Local Advertising

Small business owners are constantly bombarded with new articles, reports and information about the importance of having a web presence. If we want to grow our customer base and get more traffic, we need to have a Facebook Business page and a twitter account.  We gotta join LinkedIn, create a profile on Manta, upload pictures to Pinterest and add our videos to our YouTube account.   But before there was all this social media coming at us full throttle, there were the traditional media outlets; there was local advertising.

Now, we’ll find that most, if not all, of the local advertisers have also moved online, but they too have continued publishing their printed versions, and believe it or not, many people still pick them up and read them regularly.  And if people are still reading them, why aren’t we using them?  Do we not want customers that read or is that a marketing trend of the past?

Before you toss out the community paper, consider who in your target market  can reached by advertising your business in that publication.  Are your online ads generating enough business or could you stand to have a little more?

In Los Angeles, there are a few dozen local printed publications that offer, if not encourage, small businesses to advertise with them, especially if these businesses cater solely to the Greater Los Angeles  area.  Many of them offer a combination of online and printed advertising.  They also allow business owners to pick the zone or community they want your ad to run and do their best to cater to the business’ marketing needs.

It’s important to always do your homework and shop around first.  Keep in mind, you’re now the customer as you browse through these media companies that’s going to provide you with the best service to fill your small business needs.  So get a feel how they do business and decide if you want to do business with them.

There were four publications that were chosen at random and after speaking to each of the account representatives and sales agents, this was the advertisement information that was gathered, both about the service and who you might be doing business with:

  • The PennySaver – The gentlemen on the phone seemed really nice, but was really confusing in explaining how advertising and zones worked.  He wasn’t able to provide any based figures, because the figures are on based on the zones and how many people in those zones and how long you run your ad in the zones with the amount of people… and of course, the size and graphics of your ad.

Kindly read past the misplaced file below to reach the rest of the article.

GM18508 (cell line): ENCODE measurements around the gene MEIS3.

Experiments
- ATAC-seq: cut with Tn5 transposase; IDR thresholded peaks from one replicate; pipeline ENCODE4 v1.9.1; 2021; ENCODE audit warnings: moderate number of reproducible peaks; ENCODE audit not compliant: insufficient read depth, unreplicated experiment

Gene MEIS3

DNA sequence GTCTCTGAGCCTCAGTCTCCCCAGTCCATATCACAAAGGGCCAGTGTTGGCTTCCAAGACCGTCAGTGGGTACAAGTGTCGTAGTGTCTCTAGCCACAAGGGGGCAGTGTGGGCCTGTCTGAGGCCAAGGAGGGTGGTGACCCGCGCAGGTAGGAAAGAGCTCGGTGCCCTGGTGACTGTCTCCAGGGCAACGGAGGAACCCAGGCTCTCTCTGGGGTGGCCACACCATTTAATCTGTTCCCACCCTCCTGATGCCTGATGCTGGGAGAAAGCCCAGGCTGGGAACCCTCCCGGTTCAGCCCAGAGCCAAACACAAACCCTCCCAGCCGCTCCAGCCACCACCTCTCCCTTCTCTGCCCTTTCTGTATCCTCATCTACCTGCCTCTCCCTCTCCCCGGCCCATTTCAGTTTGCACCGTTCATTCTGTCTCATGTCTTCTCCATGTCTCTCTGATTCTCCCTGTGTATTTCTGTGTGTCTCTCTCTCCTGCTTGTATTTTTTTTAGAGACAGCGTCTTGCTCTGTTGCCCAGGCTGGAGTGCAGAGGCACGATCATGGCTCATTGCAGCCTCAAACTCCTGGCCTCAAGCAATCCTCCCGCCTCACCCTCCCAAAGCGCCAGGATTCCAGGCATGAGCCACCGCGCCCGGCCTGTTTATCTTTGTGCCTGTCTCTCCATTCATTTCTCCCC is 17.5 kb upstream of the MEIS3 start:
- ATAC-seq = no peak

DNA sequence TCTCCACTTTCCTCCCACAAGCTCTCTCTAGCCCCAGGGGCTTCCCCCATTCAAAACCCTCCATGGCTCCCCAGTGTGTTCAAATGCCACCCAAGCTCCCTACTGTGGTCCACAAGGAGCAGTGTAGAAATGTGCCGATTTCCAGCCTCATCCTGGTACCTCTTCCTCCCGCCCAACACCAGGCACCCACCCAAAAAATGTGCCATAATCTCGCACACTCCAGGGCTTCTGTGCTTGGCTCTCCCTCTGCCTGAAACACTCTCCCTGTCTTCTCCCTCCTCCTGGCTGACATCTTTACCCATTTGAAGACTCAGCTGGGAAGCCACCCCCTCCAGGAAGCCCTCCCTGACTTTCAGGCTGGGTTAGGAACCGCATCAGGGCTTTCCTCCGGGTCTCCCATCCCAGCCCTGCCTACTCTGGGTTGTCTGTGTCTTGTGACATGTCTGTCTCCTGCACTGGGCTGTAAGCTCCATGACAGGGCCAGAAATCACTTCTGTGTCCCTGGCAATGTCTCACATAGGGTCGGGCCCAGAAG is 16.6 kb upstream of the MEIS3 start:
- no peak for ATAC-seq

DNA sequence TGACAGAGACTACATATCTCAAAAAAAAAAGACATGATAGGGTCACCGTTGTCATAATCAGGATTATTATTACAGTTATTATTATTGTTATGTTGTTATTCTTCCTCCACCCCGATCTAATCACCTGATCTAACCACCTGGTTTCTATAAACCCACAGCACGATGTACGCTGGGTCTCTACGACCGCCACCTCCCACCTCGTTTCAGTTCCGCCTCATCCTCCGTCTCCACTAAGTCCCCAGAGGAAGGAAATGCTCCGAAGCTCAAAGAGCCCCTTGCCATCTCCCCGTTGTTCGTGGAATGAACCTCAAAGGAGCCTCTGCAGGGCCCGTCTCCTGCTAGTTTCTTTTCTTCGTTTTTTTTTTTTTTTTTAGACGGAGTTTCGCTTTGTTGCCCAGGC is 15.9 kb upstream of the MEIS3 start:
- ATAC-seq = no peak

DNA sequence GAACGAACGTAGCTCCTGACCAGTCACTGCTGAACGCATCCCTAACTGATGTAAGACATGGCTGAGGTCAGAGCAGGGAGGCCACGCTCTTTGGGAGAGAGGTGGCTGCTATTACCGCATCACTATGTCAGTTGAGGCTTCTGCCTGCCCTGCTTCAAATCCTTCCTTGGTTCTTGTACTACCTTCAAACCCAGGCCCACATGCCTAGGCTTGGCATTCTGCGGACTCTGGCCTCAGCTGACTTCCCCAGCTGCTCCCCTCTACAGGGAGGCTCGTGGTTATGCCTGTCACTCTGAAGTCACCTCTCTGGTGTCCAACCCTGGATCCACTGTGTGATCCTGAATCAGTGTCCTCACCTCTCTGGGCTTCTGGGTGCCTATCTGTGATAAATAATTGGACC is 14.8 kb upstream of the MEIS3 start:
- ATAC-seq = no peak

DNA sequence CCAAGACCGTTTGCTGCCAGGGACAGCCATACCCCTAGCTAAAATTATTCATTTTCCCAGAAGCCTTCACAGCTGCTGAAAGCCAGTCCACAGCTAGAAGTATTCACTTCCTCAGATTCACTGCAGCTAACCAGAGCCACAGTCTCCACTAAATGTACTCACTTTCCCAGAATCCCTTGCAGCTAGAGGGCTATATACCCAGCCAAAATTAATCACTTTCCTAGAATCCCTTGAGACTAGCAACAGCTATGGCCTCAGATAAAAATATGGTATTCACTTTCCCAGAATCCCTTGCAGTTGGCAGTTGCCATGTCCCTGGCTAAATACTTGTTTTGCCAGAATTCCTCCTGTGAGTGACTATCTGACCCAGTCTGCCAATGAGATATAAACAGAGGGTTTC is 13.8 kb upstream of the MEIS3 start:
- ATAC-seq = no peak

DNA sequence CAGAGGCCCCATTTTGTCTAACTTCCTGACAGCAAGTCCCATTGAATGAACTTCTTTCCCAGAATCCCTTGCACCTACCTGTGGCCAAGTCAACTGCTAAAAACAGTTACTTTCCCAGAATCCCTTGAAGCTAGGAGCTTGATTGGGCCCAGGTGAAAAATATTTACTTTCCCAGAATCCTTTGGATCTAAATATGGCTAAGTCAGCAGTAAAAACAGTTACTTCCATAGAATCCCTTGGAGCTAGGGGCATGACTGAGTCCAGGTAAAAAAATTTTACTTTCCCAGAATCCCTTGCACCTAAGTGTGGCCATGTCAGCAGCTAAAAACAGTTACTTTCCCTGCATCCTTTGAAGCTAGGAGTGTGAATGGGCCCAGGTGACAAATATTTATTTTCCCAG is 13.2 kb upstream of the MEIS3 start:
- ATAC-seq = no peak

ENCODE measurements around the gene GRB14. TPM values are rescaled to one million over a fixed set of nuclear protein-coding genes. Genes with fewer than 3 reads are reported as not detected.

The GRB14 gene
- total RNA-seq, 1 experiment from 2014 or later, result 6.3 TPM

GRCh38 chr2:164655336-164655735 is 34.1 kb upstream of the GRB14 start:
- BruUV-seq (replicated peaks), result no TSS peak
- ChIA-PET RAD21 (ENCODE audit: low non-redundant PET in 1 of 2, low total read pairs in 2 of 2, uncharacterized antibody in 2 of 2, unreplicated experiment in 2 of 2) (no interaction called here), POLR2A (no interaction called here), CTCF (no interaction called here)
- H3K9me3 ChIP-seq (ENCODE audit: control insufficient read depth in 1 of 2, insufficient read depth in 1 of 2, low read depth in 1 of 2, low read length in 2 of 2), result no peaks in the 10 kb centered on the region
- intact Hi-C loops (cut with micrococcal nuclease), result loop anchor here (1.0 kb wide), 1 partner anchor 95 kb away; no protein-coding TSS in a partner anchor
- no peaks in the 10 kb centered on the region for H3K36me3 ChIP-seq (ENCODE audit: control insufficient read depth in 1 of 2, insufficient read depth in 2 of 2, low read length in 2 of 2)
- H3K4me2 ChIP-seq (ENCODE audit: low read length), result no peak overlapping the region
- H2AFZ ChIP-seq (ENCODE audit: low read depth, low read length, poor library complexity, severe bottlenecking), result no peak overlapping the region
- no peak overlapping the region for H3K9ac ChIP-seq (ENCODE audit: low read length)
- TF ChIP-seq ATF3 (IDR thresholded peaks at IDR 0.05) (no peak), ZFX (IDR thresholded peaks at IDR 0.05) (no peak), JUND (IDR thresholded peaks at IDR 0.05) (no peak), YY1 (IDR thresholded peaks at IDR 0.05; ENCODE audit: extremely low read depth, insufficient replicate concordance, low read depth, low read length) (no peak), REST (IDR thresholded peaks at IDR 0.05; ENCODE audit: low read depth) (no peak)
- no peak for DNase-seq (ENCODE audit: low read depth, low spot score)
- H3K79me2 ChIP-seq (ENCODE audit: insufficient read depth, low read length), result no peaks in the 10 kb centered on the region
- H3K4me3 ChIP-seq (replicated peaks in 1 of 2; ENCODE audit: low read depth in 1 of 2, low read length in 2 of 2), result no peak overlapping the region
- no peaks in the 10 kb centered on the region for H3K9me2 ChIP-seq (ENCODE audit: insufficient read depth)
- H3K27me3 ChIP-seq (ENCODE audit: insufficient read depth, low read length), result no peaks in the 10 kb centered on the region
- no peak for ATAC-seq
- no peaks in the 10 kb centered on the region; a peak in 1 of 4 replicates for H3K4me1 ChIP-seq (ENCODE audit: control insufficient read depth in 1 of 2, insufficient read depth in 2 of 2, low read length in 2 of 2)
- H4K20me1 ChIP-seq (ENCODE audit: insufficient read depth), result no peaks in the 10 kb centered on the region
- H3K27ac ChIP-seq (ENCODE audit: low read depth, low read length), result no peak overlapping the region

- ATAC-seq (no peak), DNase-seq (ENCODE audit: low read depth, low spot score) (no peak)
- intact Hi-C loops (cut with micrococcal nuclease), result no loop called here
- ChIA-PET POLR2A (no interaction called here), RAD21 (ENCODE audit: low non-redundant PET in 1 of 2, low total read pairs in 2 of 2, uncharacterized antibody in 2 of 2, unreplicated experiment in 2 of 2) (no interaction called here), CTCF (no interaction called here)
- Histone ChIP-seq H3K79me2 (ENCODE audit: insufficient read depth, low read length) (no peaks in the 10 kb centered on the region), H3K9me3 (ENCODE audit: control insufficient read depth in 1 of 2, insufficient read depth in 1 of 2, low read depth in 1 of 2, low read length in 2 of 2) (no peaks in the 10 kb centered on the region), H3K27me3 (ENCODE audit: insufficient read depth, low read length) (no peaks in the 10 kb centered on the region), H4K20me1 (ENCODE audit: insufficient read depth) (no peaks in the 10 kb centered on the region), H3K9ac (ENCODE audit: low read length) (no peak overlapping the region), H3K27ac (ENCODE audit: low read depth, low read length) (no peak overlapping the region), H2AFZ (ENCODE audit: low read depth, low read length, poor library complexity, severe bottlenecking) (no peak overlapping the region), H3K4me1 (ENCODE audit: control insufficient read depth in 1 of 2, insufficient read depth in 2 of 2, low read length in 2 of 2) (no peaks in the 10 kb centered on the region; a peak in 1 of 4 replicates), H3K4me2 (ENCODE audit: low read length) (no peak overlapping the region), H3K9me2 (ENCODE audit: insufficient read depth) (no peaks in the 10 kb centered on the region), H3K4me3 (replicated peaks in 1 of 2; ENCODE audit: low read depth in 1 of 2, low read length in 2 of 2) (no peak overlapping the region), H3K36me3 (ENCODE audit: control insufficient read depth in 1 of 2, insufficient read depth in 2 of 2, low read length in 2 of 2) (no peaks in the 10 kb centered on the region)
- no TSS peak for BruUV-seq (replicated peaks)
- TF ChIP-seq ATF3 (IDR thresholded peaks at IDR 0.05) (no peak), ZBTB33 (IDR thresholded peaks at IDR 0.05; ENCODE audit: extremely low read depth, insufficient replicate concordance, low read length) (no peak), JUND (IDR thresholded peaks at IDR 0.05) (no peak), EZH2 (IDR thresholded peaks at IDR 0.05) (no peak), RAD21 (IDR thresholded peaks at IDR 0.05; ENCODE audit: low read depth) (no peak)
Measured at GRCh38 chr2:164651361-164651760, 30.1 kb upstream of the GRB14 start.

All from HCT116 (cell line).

• Los Angeles Sentinel – The woman was very cordial and easily explained the different prices in ad sizes.  Because they do not have zones or communities, their ads run on a weekly schedule. Their primary sizes are one inch base ad that runs for $40 per week and then the next size up is the business card size that runs for $160 per week.  She was able to provide the information quickly, but there was no customer service and connectivity at all.
  • The Los Angeles Wave – Finding advertising information came quite easy with The Wave and they seem to offer the better deal.  Their base ad is $22 for 4 lines and each line after is an additional $5.50 per week.  Straightforward, easy figures and helpful. 
  • The Patch – Hands down, the representative at the Patch, Andreas, was the best in providing great customer service and answering all the questions asked with enthusiasm.  Now, although there is no printed version of The Patch,  everything’s online because they’ve gone “green”, they service many communities in the Los Angeles area and offer an array of advertising approaches.  And rather offering what’s their base prices, he explained the multiple pricing ranges for select services.  Prices ranged from $150 a year to be in their newsletter, $100 to sponsor news articles related to your industry, $240 for a year for a paid listing, and other options for under $100 a month.  Andreas was never asked to look into other prices ranges and affordability, but did so automatically.  He was looking for what was going to fit the needs, rather than sell the ad space of hurry someone off the phone.

There’s a lot to be gained from advertising locally.  Small business owners just need to ensure that they partner with a publication that’s going to served the needs, treat them well as customers and help extend the marketing reach.  The printed word has been powerful for many many years.  Why would it be less influential now?


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